Minnesota Gov. Tim Walz announced on Thursday that the state will extend remote learning throughout the rest of the school year. On the same day, Walz announced the reopening of certain non-essential industrial, manufacturing and office workplace settings on April 27, ultimately allowing 80,000-100,000 employees to return to work in the state. Before reopening, businesses must participate in employee health screenings, create a COVID-19 preparedness plan and work from home when possible.
April 23, 4:55 p.m.
The state of New York could have more cases of COVID-19 than what is officially reported. New York Gov. Andrew Cuomo said the state has a 13.9% infection rate for COVID-19, according to antibody studies that show if a person has either had or currently has the virus. The study used 3,000 samples across 19 counties, Cuomo said. In New York City, the infection rate is even higher at 21.2%. “It wouldn’t surprise me if, at this point in time, we have probably close to 1 million New Yorkers who have been exposed to COVID-19,” city Health Commissioner Dr. Oxiris Barbot said, according to The Associated Press.
April 23, 3:47 p.m.
A clinical trial of the antiviral drug remdesivir found “inconclusive” results in COVID-19 patients, Gilead Sciences said, though it might be promising for patients with the disease treated early on. A draft of the study was accidentally published by the World Health Organization, which then quickly removed the document, mentioned that the drug showed significant side effects, however, and patients were taken off of the drug, CNBC reported.
“We believe the post included inappropriate characterizations of the study. Importantly, because this study was terminated early due to low enrollment, it was underpowered to enable statistically meaningful conclusions,” Gilead told CNBC. “As such, the study results are inconclusive, though trends in the data suggest a potential benefit for remdesivir, particularly among patients treated early in disease.”
April 23, 2:51 p.m.
National parks and other public lands in the U.S. will begin to reopen following weeks of being closed due to social distancing measures. President Trump made the announcement at an Earth Day event hosted at the White House. “We will begin to open our national parks and public lands for the American people to enjoy,” Trump said. Although no specific details were given, representatives for the White House released a statement saying that “more details will be provided in the coming days.” The reopening of national parks may take a toll on animals, which have been spotted returning to natural habitats now that parks are less crowded. In Yosemite National Park, a coyote was recently photographed relaxing in an empty parking lot.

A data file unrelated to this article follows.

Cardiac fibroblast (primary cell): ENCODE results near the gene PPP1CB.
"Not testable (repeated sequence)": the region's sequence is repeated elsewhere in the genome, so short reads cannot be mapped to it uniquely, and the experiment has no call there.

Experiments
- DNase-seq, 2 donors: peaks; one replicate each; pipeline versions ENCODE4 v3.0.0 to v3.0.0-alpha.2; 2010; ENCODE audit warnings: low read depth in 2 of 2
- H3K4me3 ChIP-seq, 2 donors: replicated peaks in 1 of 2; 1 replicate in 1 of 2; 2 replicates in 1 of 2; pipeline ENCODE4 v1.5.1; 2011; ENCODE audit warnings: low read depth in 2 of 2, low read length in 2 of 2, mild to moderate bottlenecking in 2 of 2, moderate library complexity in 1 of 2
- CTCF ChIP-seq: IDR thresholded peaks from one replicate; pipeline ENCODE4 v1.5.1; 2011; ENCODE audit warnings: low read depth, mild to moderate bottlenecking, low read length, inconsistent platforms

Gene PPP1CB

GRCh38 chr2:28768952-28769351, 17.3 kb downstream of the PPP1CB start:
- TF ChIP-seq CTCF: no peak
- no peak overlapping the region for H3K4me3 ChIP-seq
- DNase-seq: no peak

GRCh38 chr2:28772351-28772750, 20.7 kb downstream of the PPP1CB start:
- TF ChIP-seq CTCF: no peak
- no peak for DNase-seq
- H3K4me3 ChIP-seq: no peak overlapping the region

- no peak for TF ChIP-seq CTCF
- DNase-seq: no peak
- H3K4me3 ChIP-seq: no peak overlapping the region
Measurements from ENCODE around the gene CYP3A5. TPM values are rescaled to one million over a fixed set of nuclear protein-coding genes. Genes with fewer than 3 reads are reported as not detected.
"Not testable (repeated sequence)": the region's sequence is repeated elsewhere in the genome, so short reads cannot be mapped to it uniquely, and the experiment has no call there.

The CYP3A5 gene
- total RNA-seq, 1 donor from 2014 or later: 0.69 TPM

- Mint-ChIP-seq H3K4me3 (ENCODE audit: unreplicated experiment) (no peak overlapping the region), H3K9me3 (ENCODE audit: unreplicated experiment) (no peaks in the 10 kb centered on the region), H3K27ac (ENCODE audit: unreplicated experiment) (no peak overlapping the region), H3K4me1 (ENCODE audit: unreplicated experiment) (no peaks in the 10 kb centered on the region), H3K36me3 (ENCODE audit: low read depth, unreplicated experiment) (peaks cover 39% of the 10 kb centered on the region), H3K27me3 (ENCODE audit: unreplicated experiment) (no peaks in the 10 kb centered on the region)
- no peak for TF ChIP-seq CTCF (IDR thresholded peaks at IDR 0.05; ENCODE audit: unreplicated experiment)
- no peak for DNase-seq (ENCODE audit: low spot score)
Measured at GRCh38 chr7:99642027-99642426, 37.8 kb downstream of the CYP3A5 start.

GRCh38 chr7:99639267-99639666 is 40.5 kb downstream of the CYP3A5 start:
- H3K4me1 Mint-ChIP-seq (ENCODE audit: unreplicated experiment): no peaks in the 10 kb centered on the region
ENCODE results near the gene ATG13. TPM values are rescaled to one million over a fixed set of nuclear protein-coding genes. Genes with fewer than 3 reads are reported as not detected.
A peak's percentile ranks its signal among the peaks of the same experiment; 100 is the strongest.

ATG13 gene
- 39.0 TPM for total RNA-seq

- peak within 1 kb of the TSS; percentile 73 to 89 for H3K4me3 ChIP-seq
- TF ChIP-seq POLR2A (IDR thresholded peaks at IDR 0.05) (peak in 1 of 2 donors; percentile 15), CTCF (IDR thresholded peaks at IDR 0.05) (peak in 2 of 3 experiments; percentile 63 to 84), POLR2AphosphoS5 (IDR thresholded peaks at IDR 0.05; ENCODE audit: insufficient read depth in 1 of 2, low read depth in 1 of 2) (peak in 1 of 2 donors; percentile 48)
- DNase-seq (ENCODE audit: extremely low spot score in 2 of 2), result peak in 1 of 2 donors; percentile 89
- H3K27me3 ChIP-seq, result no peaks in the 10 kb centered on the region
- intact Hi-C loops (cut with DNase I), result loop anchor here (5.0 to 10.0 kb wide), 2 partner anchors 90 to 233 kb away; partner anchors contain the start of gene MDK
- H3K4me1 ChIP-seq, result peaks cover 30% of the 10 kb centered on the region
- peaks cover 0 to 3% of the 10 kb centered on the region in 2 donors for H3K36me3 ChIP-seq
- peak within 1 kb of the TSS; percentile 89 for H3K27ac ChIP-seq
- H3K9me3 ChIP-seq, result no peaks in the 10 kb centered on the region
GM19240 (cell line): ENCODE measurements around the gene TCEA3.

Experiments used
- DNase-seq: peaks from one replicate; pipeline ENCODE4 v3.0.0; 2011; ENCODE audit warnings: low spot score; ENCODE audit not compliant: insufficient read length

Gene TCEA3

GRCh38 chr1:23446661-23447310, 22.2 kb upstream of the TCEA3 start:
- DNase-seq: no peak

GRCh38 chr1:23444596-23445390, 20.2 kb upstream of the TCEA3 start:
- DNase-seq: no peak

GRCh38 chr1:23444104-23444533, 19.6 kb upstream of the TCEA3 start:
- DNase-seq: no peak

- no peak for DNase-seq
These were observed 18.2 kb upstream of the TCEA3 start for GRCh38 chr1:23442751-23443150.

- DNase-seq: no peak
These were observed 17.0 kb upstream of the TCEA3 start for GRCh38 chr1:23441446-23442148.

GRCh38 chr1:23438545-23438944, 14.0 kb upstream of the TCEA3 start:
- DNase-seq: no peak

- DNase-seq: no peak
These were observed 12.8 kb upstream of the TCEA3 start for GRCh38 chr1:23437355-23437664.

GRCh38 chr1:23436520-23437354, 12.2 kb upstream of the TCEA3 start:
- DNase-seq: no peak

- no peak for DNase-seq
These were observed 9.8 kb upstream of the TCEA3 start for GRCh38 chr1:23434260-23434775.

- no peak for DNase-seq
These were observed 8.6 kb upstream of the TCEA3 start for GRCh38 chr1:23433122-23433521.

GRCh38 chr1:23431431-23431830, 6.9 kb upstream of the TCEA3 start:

April 23, 2:15 p.m.
With the tourism sector in Australia experiencing a halt in operations due to the coronavirus pandemic, one tourism company is making use of its time to benefit the environment. Employees at Passions of Paradise, an Australian dive tour company, are giving back to the ocean by planting coral on the Great Barrier Reef (GBR). The company has also donated a catamaran and fuel as they volunteer for the Coral Nurture Program, an initiative started by the tourism and science sectors to protect the GBR. “We have been assisting Dr. David Suggett’s team from the University of Technology Sydney who is conducting reef resilience research at one of our 26 reef sites,” Scott Garden, CEO of Passions of Paradise, told Australian travel publisher Karryon.
April 23, 1:22 p.m.
Massachusetts Sen. Elizabeth Warren announced on Twitter that her oldest brother, Donald Reed Herring, died due to coronavirus on Tuesday evening. The Boston Globe said Herring, 86, died in Norman, Oklahoma, about three weeks after testing positive. Warren reflected on her brother’s military service, saying he joined the Air Force at 19 and then spent five and a half years off and on in combat in Vietnam.
“I’m grateful to the nurses and frontline staff who took care of him, but it’s hard to know that there was no family to hold his hand or to say ‘I love you one more time’—and no funeral for those of us who loved him to hold each other close. I’ll miss you dearly my brother,” Warren said on Twitter.
April 23, 12:42 p.m.